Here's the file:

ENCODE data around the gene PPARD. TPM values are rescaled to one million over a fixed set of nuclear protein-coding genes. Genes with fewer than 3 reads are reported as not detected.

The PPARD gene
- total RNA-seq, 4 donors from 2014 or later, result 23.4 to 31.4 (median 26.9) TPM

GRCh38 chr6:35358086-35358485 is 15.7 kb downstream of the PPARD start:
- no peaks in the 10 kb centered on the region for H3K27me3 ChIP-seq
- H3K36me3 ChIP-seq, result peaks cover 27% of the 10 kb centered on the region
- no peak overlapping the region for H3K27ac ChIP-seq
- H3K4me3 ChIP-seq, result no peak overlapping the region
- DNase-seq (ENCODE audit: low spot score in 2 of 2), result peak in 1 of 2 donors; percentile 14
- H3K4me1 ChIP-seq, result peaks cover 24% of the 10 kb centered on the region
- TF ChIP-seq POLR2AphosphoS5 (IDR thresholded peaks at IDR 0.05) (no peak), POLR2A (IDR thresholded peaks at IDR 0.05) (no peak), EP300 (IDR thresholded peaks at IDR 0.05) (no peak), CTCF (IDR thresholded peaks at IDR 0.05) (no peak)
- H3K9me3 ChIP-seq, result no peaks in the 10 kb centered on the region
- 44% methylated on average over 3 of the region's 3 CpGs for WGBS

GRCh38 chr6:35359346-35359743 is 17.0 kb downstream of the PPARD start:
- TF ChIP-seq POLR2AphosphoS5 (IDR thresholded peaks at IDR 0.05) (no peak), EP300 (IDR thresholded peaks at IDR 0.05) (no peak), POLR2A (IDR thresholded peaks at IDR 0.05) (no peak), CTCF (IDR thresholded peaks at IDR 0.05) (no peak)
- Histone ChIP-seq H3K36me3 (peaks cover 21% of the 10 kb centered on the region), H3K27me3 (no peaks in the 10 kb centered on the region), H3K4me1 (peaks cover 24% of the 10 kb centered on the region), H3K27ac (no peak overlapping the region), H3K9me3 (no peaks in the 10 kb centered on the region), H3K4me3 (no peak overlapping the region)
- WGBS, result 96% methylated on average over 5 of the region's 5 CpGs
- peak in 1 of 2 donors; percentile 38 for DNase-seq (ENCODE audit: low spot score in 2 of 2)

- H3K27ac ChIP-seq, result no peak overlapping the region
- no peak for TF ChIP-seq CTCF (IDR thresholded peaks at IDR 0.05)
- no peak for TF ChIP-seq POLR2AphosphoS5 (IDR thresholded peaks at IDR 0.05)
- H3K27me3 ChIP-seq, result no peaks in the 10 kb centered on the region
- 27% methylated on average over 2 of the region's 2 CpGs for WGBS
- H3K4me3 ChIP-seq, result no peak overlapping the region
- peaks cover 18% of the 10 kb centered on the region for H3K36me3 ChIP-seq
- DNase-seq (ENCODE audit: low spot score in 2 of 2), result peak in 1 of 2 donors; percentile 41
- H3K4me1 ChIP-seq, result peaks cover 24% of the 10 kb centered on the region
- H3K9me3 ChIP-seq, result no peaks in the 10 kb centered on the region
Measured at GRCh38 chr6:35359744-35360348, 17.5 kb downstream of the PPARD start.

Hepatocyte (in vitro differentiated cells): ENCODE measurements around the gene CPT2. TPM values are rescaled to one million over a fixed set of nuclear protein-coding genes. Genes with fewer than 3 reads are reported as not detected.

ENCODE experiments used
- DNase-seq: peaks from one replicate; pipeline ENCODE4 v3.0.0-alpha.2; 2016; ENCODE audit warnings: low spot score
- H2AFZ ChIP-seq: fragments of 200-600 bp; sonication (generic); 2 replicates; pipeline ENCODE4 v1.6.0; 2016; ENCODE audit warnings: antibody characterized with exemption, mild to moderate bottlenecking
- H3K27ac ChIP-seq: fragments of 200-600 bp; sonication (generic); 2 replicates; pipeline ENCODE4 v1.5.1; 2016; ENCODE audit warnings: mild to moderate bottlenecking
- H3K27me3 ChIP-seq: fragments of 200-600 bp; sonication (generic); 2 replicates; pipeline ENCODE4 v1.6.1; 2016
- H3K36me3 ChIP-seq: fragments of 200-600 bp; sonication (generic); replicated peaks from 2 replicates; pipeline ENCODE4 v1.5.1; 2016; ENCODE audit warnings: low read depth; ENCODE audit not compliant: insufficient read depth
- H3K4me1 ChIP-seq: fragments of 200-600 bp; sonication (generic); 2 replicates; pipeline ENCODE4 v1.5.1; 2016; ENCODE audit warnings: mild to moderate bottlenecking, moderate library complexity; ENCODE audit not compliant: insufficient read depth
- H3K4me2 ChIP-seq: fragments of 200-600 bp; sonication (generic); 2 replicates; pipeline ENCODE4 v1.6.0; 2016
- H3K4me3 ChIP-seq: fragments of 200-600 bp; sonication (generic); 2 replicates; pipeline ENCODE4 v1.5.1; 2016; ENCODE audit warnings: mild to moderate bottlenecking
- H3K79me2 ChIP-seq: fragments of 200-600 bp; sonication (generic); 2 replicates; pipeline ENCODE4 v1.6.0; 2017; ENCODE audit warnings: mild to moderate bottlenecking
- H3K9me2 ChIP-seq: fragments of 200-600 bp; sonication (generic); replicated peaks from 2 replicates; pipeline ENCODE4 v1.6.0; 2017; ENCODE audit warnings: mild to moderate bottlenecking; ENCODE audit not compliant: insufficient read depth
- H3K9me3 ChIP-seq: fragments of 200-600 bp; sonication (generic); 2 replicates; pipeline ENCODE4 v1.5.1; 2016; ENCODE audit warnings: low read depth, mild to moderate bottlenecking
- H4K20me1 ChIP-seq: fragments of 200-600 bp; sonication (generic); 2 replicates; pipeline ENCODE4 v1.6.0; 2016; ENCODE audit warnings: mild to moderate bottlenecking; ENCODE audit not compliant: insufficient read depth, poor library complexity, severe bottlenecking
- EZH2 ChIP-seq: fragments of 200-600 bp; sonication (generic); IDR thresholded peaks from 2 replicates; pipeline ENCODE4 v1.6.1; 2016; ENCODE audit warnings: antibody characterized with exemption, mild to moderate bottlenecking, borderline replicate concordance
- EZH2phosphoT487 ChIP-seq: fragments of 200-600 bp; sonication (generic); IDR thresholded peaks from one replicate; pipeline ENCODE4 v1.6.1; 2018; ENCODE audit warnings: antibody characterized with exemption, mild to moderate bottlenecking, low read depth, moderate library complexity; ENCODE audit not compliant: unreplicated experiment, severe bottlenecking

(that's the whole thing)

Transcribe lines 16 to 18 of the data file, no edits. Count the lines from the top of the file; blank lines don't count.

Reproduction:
- Histone ChIP-seq H3K36me3 (peaks cover 21% of the 10 kb centered on the region), H3K27me3 (no peaks in the 10 kb centered on the region), H3K4me1 (peaks cover 24% of the 10 kb centered on the region), H3K27ac (no peak overlapping the region), H3K9me3 (no peaks in the 10 kb centered on the region), H3K4me3 (no peak overlapping the region)
- WGBS, result 96% methylated on average over 5 of the region's 5 CpGs
- peak in 1 of 2 donors; percentile 38 for DNase-seq (ENCODE audit: low spot score in 2 of 2)